In fact, despite Brotherston’s liberal use of black and midnight blue costumes, the whole production is resolutely sugary, and unlikely to scare even the smallest child. Clara is played throughout by a cherubic little girl (Amy Pollock), so her particiption in the second act is purely to watch in delight; there’s no hint of a desire to grow up. The first act rats are played by children and are so unthreatening that the “battle” between them and the soldiers looks ridiculously contrived, while Remi Andreoni’s King Rat bites the dust far too soon (I was enjoying his big jumps, and his amazingly fluffy rat breeches). Nor has any attempt been made to spice up the story: the production relies – successfully, I'd say – on good design and likeable characters to smooth the transition between a narrative-heavy first half and an entirely danced second.

As often happens, the Prologue feels rather slow, as children at a picture-book party receive their presents, and their parents dance a few desultory country dances. Darrell’s choreography for Drosselmeyer’s dancing dolls (here living "Entertainers") is rather awkward, and black tights, shoes and gloves do Bethany Kingsley-Garner and Luciana Ravizzi no favours. But all is vastly improved in the Land of Ice and Snow, where the whirling Snowflake dance is a charming symphony of waving arms, and Ravizzi gives a credible account of Darrell’s Snow Queen pas de deux, with Erik Cavallari as the Nutcracker Prince supplying steady partnering to get her through a couple of Darrell’s less inspired lifts.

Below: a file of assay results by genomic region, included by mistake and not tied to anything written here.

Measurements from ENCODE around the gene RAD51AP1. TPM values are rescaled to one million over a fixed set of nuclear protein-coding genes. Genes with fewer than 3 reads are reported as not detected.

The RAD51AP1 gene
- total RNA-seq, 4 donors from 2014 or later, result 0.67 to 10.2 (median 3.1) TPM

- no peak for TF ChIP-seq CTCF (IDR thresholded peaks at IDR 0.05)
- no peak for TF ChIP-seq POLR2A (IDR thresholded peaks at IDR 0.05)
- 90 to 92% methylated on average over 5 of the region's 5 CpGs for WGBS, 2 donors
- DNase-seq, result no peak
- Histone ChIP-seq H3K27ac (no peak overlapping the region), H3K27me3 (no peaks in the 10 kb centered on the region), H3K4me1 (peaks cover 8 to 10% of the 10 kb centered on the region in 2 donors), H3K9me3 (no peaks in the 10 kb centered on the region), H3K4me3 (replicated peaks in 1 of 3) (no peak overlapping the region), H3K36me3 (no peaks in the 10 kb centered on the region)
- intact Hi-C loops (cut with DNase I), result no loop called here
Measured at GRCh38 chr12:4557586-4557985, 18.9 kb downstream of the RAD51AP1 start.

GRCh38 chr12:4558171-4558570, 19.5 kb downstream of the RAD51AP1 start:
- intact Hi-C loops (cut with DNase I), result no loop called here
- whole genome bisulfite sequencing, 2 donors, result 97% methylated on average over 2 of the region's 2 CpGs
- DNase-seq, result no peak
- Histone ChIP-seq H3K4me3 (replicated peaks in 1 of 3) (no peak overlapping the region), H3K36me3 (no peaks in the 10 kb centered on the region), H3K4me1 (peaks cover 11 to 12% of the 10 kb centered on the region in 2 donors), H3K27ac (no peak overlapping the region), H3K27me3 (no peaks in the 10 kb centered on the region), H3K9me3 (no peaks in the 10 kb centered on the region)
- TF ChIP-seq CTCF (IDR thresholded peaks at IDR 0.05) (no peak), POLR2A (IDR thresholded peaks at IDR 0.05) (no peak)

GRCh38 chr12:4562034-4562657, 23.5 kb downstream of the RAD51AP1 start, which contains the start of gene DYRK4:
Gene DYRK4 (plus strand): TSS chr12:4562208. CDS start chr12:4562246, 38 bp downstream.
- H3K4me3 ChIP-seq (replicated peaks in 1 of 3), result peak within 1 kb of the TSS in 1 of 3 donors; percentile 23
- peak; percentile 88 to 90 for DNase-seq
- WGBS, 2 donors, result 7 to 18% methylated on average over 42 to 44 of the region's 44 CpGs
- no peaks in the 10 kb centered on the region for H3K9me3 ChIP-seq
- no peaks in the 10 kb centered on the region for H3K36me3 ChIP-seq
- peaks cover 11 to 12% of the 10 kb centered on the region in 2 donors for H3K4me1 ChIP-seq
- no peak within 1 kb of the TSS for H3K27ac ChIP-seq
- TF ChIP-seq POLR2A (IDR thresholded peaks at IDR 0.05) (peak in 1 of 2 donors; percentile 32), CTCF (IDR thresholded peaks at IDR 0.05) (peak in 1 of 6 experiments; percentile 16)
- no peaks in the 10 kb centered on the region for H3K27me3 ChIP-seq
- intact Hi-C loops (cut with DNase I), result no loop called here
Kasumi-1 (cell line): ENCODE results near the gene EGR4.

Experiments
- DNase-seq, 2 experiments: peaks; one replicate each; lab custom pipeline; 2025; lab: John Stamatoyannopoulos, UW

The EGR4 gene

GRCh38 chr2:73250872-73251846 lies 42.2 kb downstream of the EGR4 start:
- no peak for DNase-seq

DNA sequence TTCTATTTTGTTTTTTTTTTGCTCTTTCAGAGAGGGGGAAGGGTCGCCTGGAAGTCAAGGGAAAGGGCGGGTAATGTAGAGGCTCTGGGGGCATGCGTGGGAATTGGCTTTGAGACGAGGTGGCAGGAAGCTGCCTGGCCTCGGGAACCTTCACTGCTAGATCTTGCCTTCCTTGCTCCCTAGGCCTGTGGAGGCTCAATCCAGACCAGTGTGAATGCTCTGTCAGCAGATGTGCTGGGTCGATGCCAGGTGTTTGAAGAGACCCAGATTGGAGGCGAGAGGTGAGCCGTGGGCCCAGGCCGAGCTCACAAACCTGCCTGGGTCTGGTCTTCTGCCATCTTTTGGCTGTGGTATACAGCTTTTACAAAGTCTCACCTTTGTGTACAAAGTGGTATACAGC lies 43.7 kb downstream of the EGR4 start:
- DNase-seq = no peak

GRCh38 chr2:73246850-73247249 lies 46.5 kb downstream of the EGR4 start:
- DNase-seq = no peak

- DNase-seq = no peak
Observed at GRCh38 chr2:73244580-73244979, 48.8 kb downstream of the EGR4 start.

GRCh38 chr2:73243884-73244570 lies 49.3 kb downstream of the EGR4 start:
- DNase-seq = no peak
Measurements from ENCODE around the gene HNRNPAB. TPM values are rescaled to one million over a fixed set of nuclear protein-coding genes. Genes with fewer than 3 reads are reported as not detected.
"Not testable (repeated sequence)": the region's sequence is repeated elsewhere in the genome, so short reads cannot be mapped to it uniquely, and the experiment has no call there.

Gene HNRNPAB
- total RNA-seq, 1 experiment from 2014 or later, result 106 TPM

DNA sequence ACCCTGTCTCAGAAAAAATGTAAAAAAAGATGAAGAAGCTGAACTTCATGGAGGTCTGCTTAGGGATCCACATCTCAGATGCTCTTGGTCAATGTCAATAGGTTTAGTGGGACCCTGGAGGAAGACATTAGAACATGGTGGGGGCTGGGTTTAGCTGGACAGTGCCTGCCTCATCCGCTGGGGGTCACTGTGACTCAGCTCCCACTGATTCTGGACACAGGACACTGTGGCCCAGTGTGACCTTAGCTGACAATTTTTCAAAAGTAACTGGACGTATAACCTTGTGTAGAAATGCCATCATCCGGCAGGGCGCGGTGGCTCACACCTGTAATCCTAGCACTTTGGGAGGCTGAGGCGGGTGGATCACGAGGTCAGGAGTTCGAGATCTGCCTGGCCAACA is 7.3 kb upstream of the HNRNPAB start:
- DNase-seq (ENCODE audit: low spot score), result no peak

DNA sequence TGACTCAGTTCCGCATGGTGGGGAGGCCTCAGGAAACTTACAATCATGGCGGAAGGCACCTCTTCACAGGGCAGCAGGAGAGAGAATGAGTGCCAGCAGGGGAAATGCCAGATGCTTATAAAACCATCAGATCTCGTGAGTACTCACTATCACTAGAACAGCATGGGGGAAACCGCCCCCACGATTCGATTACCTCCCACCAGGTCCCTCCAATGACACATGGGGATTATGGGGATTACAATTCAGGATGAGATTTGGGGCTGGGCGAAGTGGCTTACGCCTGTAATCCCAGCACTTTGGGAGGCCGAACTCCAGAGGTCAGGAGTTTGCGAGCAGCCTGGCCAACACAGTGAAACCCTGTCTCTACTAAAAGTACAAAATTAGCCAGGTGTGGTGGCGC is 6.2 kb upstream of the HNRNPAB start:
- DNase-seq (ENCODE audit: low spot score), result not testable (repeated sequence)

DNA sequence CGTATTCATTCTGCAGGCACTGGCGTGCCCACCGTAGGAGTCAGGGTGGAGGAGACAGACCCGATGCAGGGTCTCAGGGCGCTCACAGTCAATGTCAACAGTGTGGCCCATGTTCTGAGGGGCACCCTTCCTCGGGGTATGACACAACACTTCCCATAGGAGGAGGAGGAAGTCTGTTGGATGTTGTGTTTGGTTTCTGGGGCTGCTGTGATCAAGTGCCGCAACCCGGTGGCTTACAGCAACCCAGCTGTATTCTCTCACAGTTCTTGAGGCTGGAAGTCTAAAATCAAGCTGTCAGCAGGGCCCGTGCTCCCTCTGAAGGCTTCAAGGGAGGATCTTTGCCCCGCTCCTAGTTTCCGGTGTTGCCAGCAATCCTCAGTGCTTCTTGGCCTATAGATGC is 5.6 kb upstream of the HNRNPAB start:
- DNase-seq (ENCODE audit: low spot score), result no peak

Erik Cavallari as the Nutcracker Prince with Sophie Martin as the Sugar Plum FairyKingsley-Garner as the Sugar Plum Fairy had the better task of performing the stunning Ivanov pas de deux in Act II, the only part of the original St Petersburg choreography to be preserved. Sensibly, it hasn’t been tampered with here, and though I was at first not convinced by Kingsley-Garner, whose head and neck carriage are hardly poetic, she actually pulled off a wholly assured, regal performance, which had the large Festival Theatre audience palpably transfixed. The likeable Cavallari (pictured right with Sophie Martin), though rather wobbly in his own variations, made a good Nutcracker throughout: a rock-steady partner to the ballerinas, and very sweet with little Clara.